Green hydrogen becoming more attractive as costs fall

Investment opportunities exist in supply chain, according to Mirabaud’s Perrin


Simon Perrin, responsible investment specialist, Mirabaud Wealth Management

The popularity of green hydrogen, which rises to the dual challenge of de-carbonising the economy while also unlocking energy security, is growing, particularly among political leaders and the business and investment communities.

In June, two oil supermajors, BP and TotalEnergies, announced huge investments in renewable energy production – from solar and wind – for the production of green hydrogen. BP is contributing $36bn to the Asian Renewable Energy Hub project in Australia, which will produce 26 gigawatts (GW) of electricity, the largest facility of its kind. 1.6 million tonnes of green hydrogen will eventually be produced per year.

Shell is also preparing to throw its hat in the ring, along with many other companies from different sectors involved in green hydrogen’s value chain.

The previous month, the European Commission introduced its REPower EU Plan, which places a major focus on renewable hydrogen. The Commission’s objective is to produce 10 million tonnes of renewable hydrogen and import 10 million tonnes by 2030.

Overcoming challenges

Despite the momentum, production is still low, with costs remaining high and technical issues needing to be ironed out.

At just 600,000 tonnes per year, production of green hydrogen – the cleaned form because it breaks down water using renewable energy – is still very low. It currently accounts for just 0.1% of all hydrogen produced, because water electrolysis is costly and the gas storage used is energy intensive.

The most widespread form is grey hydrogen, which is produced from hydrocarbons, accounting for 96% of the world’s hydrogen. But this is the most polluting form of hydrogen, accounting for around 2% of total CO2 emissions.

See also: – Hydrogen’s role in the race to net zero

Green hydrogen is still two to three times more expensive than grey hydrogen. However, there are several factors that make green hydrogen much more appealing.

First, there’s the significant fall in renewable energy costs over the past few years, technological progress with electrolysers that enables greater energy efficiency, and the prospect of costs per carbon tonne becoming more expensive.

Second, green hydrogen is emerging as a very attractive solution for decarbonising certain industries, particularly energy-intensive industries resistant to electrification: long-distance transport, logistics, heavy industry, agrochemicals, etc. In the mobility sector, particularly for heavy goods vehicles, hydrogen fuel cells offer advantages such as having a wider range than electric batteries and being faster to fill up.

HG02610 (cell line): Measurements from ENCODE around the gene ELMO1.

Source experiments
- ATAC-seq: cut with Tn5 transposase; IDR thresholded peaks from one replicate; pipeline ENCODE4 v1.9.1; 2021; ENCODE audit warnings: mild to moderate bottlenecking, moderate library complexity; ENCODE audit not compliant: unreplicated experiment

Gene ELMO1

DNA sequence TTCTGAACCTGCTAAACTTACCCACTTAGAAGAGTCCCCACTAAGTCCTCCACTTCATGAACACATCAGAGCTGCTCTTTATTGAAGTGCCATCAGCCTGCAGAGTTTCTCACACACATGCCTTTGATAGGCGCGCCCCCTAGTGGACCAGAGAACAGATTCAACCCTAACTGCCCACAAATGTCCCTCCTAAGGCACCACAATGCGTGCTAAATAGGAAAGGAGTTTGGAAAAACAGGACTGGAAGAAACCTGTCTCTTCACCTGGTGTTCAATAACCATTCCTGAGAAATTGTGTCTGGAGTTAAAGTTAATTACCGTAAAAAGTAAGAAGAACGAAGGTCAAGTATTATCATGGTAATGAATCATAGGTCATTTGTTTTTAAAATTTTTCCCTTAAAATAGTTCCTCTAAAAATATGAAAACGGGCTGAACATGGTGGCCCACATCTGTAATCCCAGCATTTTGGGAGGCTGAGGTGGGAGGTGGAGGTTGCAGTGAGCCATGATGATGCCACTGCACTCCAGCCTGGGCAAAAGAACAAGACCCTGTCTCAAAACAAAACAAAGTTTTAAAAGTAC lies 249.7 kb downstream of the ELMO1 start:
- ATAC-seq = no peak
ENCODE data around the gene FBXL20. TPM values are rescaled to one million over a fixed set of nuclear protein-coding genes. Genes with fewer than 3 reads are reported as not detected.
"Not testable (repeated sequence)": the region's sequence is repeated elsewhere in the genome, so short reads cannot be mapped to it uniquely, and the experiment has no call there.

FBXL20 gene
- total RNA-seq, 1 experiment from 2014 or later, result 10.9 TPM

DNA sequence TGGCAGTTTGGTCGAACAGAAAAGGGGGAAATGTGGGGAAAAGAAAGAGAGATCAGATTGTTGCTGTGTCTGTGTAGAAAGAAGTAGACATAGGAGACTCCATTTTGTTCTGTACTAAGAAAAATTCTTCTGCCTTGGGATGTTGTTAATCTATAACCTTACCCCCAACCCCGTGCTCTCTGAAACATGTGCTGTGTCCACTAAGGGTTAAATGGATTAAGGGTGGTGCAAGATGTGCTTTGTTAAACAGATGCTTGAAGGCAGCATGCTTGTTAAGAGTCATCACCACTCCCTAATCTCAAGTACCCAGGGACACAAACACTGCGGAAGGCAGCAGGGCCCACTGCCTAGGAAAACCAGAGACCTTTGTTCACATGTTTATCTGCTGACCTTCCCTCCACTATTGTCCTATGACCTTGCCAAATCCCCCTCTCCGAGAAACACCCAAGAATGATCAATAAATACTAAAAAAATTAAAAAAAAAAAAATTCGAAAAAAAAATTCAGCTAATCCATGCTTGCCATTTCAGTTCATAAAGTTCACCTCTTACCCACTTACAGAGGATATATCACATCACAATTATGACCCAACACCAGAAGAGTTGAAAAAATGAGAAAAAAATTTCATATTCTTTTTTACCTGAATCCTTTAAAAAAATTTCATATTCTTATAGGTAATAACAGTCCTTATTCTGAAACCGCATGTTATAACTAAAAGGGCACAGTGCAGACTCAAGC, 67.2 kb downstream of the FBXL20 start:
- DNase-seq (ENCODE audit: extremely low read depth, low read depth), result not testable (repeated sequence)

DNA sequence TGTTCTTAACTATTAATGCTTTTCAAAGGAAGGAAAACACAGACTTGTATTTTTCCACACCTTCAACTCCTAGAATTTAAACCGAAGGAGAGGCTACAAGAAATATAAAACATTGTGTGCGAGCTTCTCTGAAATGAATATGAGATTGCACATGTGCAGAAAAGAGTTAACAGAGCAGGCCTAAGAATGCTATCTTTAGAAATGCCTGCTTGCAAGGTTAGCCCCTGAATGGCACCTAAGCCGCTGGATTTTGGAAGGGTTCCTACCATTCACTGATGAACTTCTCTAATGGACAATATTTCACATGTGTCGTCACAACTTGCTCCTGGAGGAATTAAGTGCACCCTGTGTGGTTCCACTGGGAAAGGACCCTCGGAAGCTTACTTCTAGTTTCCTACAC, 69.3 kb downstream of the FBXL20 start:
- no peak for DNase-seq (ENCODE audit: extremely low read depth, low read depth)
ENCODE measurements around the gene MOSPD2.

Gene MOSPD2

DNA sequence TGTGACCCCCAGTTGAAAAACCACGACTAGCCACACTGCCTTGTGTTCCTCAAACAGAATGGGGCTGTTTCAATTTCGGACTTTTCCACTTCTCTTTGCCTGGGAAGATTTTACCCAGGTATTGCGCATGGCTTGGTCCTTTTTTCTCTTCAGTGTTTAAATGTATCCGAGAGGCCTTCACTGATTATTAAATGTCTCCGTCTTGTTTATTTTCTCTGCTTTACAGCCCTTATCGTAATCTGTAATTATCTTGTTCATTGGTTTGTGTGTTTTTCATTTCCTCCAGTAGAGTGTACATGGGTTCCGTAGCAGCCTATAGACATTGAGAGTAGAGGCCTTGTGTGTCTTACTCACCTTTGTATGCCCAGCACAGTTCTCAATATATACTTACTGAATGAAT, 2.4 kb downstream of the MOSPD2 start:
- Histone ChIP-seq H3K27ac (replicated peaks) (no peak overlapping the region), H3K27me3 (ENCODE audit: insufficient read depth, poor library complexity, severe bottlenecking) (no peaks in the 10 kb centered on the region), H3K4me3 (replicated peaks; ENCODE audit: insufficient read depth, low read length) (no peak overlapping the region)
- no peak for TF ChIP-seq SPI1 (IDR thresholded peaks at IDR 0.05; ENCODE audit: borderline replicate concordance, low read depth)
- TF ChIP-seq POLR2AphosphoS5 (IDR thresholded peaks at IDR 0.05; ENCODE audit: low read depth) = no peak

But above all there is a political – almost worldwide – resolve to do everything possible to achieve a net-zero economy by 2050. According to financial services company Kepler Cheuvreux, by 2030 the price per kilo of green hydrogen, currently around 3.5 euros, will become more competitive and could even fall as low as one euro per kilo, i.e.  the same price as grey hydrogen.

According to the Hydrogen Council, by 2050 clean hydrogen could avoid a total of 80 gigatonnes (GT) in cumulative CO2 emissions. This would be a major contribution to the emissions reduction needed by 2050, which is 10 gigatonnes per year.

Investment opportunities

More than 500 large-scale projects have been launched over the past two years by the energy sector’s major players, in collaboration with manufacturers, chemicals and transport operators, to produce green or blue hydrogen. Green projects include the partnership between energy distributor Iberdrola and US manufacturer Cummins, which produces engines, to build a gigafactory in Spain specialising in the production of electrolysers.

Beyond the hundreds of billions of private and public investment needed, these projects will require several hundred GW of capacity to succeed. A recent Goldman Sachs report estimates $5,000bn of cumulative investment in the clean hydrogen supply chain would be needed for the path to net zero – a large proportion of this going into the production of more efficient electrolysers.

In addition, the report sees an opportunity for the hydrogen market, currently worth $125bn, to double by 2030 and reach $1,000trn by 2050. Alongside renewable energy, biofuels and energy efficiency measures, clean hydrogen is now a key pillar in an energy transition that is more necessary than ever.


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